- by its terms revocable at any time by the employee upon written notice to the employer; and
- agreed to in writing by the employer.
An employee can only consent to deductions from his or her paycheck if it falls into a certain category of deduction, including:
- premiums on an insurance policy;
- contributions to a charitable organization;
- purchase price of bonds, securities or stock of the employing company;
- labor union dues;
- purchase price of merchandise sold by the employer to the employee;
- amount of loan made to the employee by the employer;
- contributions of the employee to a hospital service or medical expense plan; and
- payment to an employee’s direct deposit account.
For a deduction or assignment to be valid, the employee must have delivered an executed copy of the consent to the deduction or the assignment to the employer within ten (10) days after its execution.
If an employer has overpaid an employee, the employer may deduct from the wages of the employee the amount of the overpayment. An employer must give an employee two (2) weeks notice before the employer may deduct any such overpayment of wages from the employee’s wages.
An employer cannot deduct from an employee’s wages more than:
- twenty-five percent (25%) of the employee’s disposable earnings for that week; or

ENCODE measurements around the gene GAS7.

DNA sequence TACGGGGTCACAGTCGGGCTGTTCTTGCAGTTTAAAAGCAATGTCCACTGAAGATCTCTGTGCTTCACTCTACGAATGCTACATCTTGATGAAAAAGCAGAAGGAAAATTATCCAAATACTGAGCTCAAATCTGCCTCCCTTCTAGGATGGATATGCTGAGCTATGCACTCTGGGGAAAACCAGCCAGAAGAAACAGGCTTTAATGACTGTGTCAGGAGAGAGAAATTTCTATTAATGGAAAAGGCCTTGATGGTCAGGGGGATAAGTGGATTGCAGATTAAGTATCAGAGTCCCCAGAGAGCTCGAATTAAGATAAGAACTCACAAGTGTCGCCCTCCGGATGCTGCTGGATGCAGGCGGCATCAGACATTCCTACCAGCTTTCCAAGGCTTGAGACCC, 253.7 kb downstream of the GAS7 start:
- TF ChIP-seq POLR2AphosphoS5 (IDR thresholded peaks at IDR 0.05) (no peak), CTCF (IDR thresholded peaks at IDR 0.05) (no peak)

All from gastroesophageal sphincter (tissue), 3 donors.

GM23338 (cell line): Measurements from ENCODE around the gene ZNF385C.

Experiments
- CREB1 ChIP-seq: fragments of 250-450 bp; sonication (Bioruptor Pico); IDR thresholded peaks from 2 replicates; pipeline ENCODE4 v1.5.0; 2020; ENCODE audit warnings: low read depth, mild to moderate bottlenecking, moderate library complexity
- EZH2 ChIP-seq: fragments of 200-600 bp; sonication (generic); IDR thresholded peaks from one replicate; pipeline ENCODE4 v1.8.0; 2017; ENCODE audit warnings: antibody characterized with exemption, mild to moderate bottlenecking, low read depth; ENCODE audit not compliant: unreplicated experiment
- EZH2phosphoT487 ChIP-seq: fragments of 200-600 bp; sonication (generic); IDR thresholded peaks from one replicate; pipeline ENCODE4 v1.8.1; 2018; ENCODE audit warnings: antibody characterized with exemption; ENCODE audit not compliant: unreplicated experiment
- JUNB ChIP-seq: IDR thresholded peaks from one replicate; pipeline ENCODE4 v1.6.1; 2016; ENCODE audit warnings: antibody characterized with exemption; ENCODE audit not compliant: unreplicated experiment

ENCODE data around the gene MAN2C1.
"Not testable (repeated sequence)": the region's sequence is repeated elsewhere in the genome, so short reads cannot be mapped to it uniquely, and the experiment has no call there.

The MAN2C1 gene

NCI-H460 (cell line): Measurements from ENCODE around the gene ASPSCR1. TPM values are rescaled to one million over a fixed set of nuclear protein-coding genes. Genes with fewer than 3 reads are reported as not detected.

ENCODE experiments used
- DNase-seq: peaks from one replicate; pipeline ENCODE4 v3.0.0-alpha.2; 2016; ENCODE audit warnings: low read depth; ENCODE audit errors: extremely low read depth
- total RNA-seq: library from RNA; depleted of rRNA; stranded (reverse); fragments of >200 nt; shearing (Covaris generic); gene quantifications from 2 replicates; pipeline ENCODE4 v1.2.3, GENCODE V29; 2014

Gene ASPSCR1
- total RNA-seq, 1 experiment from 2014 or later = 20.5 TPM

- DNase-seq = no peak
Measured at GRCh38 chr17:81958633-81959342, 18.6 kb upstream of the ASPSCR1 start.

- the amount by which the employee’s disposable earnings for that week exceed thirty (30) times the federal minimum hourly wage rate.
Uniforms, Tools, and Other Equipment Necessary for Employment
Indiana law does not prohibit an employer from requiring an employee to pay for required uniforms or necessary equipment, but it cannot deduct the cost of a mandatory uniform from the employee’s paycheck. An employer may, with an employee’s written consent, deduct the cost of an optional uniform purchased by the employee. IN DOL Wage & Hour FAQ
Pre-hire Medical, Physical, or Drug Tests
Indiana does not have any laws prohibiting an employer from requiring an applicant or employee to pay the cost of a medical examination or the cost of furnishing any records required by the employer as a condition of employment.
Notice of Wage Reduction
Indiana does not have any laws addressing when or how an employer may reduce an employee’s wages or whether an employer must provide employees notice prior to instituting a wage reduction.
Statement of Wages (Pay Stub)
For each pay period, an employer must provide each employee a statement of the hours worked by the employee and the wages paid to him listing deductions made. Indiana Code 22-2-2-8
Record Keeping Requirements
Indiana does not have any laws requiring an employer to keep any employment-related documents.
Federal law requires every employer covered by the Fair Labor Standards Act (FLSA) to keep certain records for each covered, nonexempt worker, for at least three (3) years. For more information, visit FLSA.
Indiana does not have any laws requiring employers to provide employees, whether at hire or at any other time, of notice of wage rates, dates of pay, employment policies, fringe benefits, or other terms and conditions of employment.